Judges who preside over criminal courts would be required to undergo yearly training for New York's bail laws under a measure proposed Thursday by two state lawmakers. 

The proposal, which was also paired with a measure that is meant to tighten investigative oversight by the Commission on Judicial Conduct, comes as Gov. Kathy Hochul has proposed in her $227 billion budget plan a change to the law that has largely restricted cash bail requirements for many criminal charges. 

Lawmakers and Hochul are debating the bail change this state budget season in Albany after an election year in which crime and public safety have been top concerns for voters. 

But Democrats who control the state Senate and Assembly have been hesitant to embrace further changes this year to the bail law, which has been flashpoint in the broader debate over public safety policy.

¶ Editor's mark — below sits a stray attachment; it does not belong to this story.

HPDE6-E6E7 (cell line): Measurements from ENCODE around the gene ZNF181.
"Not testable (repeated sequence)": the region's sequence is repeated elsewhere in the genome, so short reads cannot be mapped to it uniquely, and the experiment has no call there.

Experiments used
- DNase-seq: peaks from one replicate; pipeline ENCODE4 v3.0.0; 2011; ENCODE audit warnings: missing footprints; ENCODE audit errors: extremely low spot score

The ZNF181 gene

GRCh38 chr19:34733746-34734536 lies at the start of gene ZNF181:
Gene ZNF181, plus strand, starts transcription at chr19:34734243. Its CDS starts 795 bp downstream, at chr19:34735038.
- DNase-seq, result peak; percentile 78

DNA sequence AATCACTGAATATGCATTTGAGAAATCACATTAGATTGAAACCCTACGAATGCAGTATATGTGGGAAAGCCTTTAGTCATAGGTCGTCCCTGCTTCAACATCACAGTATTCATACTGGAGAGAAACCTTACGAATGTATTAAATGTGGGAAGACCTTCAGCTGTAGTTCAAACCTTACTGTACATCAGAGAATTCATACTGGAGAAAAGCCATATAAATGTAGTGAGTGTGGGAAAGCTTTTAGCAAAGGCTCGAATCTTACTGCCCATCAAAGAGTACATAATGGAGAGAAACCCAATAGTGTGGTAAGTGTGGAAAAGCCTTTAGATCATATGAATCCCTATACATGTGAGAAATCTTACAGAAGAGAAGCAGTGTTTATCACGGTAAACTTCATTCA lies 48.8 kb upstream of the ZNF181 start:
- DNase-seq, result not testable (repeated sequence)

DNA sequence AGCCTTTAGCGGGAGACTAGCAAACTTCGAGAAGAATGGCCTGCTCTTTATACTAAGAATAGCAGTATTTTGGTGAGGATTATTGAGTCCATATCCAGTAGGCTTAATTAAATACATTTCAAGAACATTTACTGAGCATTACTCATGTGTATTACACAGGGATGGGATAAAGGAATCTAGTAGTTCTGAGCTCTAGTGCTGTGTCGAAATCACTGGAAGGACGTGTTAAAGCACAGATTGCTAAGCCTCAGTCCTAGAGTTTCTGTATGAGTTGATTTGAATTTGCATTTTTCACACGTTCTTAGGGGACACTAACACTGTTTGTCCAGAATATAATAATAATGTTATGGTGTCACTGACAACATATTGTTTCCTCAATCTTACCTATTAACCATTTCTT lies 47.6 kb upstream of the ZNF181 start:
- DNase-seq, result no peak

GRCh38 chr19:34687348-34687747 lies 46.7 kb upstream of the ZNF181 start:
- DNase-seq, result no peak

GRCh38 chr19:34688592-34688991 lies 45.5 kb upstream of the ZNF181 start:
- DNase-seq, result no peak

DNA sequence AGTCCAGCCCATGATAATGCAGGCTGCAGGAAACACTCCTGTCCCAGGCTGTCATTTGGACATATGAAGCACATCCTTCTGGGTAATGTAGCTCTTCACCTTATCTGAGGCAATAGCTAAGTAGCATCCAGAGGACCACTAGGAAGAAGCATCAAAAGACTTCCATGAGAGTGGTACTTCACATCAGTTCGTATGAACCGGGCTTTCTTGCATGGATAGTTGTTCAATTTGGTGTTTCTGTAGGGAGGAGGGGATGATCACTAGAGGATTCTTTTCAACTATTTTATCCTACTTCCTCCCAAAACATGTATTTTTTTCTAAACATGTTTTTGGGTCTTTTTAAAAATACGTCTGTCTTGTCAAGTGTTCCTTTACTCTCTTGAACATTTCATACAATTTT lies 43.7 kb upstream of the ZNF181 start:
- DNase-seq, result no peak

Instead, lawmakers have suggested judges need to be better trained to administer the bail law as it is.

Hochul wants to end the "least restrictive" standard for serious criminal charges in New York when bail is considered. The provision is meant to clarify the existing law, Hochul has said.

Training for judges, as proposed by lawmakers this week at a hearing on criminal justice measures in the budget, was rejected by top state court officials. 

“The lack of transparency and accountability from our court system is shocking and should alarm all New Yorkers," said state Sen. Mike Gianaris, the deputy majority leader. "These bills are two of many steps necessary to instill greater public confidence in our judicial branch of government.”

Meanwhile, the Commission on Judicial Conduct would be empowered to investigate judges who have retired or resigned from the bench, closing what legislators called a loophole. 

 “The true administration of justice requires public faith in an impartial, unimpeachable, and competent judiciary," said Senate Judiciary Committee Chairman Brad Hoylman-Sigal. "Sadly, New York’s judicial accountability laws are shrouded in secrecy, fostering perceptions of corruption, incompetence, and unaccountability. We don’t even know if our judges are keeping up with major changes in the law. These bills will ensure our judiciary is properly trained and that bad apples are publicly identified and disciplined, restoring the public’s trust in our court system.”